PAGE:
Sherman’s March, February 11, 1865: Kilpatrick’s defeat at Aiken translates Federal success

Mention Major-General H. Judson Kilpatrick in some circles, and you spark some harsh words.  “Kill Cavalry” they say, was just a self-centered, no-good scoundrel.  Hard to find any counterweight to redeem Kilpatrick.  By most measures, February 11, 1865 was a defeat for Kilpatrick and his command.  But that defeat, on the battlefield at Aiken, SouthContinue reading “Sherman’s March, February 11, 1865: Kilpatrick’s defeat at Aiken translates Federal success”

Marching Through Georgia, December 7, 1864: Crossing rivers under fire and by way of burning bridges

As Major-General William T. Sherman’s armies neared Savannah and the coast, the columns entered a region of lowland swamps drained by sluggish streams.  Crossing points, such as over the Ocmulgee and Ogeechee Rivers, were critical during the earlier stages of the march.  But in those coastal areas, even a minor stream could become a majorContinue reading “Marching Through Georgia, December 7, 1864: Crossing rivers under fire and by way of burning bridges”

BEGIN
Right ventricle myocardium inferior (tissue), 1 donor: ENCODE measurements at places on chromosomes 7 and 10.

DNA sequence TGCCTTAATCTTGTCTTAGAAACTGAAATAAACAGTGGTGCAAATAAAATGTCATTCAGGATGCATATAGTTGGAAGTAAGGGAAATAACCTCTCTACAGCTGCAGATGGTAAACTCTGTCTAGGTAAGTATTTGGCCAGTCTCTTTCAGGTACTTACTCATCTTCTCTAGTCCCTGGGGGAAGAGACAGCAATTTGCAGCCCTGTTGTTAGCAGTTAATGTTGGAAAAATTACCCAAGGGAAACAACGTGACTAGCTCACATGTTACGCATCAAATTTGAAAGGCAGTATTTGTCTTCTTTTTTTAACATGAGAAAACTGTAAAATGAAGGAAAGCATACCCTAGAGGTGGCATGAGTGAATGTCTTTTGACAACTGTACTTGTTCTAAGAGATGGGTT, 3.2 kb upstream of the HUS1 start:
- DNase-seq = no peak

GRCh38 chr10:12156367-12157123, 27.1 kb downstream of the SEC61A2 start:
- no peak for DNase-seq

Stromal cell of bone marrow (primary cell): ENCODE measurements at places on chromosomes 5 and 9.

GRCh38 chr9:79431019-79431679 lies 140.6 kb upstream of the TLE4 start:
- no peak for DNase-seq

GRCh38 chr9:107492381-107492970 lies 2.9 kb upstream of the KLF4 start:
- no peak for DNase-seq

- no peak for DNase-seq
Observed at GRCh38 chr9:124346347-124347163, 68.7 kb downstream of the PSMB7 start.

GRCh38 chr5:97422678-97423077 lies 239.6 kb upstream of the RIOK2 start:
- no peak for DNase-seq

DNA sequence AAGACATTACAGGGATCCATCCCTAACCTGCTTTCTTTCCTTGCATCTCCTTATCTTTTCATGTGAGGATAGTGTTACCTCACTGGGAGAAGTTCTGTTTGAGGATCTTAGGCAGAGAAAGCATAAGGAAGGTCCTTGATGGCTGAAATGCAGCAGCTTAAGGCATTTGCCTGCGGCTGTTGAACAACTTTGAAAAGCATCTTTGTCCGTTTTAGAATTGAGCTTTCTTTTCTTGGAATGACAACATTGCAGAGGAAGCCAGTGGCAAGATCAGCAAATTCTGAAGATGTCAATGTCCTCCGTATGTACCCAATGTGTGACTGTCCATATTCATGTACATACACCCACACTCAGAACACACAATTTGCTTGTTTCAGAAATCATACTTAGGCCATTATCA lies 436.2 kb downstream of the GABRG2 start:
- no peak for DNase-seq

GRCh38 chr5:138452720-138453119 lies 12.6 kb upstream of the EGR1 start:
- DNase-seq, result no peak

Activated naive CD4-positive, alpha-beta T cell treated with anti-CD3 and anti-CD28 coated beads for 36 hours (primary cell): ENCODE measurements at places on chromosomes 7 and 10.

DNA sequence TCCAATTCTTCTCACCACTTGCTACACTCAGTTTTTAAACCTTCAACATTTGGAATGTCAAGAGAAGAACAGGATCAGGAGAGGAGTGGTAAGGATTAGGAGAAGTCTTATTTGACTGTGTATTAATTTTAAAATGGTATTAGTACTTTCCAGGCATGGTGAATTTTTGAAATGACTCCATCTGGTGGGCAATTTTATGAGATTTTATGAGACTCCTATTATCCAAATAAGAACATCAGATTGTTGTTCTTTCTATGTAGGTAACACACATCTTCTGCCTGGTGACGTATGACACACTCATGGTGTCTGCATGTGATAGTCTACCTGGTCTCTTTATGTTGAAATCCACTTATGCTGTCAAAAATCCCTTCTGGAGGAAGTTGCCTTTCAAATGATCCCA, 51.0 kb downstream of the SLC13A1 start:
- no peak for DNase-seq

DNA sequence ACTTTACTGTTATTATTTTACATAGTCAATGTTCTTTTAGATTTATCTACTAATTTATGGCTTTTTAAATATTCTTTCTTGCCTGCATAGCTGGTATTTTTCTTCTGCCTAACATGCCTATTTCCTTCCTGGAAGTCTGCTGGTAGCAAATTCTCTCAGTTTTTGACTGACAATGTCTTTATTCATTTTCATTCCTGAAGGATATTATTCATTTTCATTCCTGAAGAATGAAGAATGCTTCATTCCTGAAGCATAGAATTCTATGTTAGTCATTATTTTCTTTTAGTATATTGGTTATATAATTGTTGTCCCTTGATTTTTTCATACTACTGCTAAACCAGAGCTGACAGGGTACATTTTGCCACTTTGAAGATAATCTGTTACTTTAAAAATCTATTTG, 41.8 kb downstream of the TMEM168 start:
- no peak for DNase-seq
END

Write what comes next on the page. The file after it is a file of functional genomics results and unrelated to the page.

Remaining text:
December 4, 1864: Kilpatrick “whipped Wheeler soundly” at Waynesboro

Before daylight on December 4, 1864, Federal cavalrymen were up and moving.  Events and issued orders of the previous day set had set the stage for a cavalry battle.  The combined column of Brigadier-General Absalom Baird’s infantry division and Brigadier-General H. Judson Kilpatrick’s cavalry had spent the night in a defensive position around Thomas’ Station. Continue reading “December 4, 1864: Kilpatrick “whipped Wheeler soundly” at Waynesboro”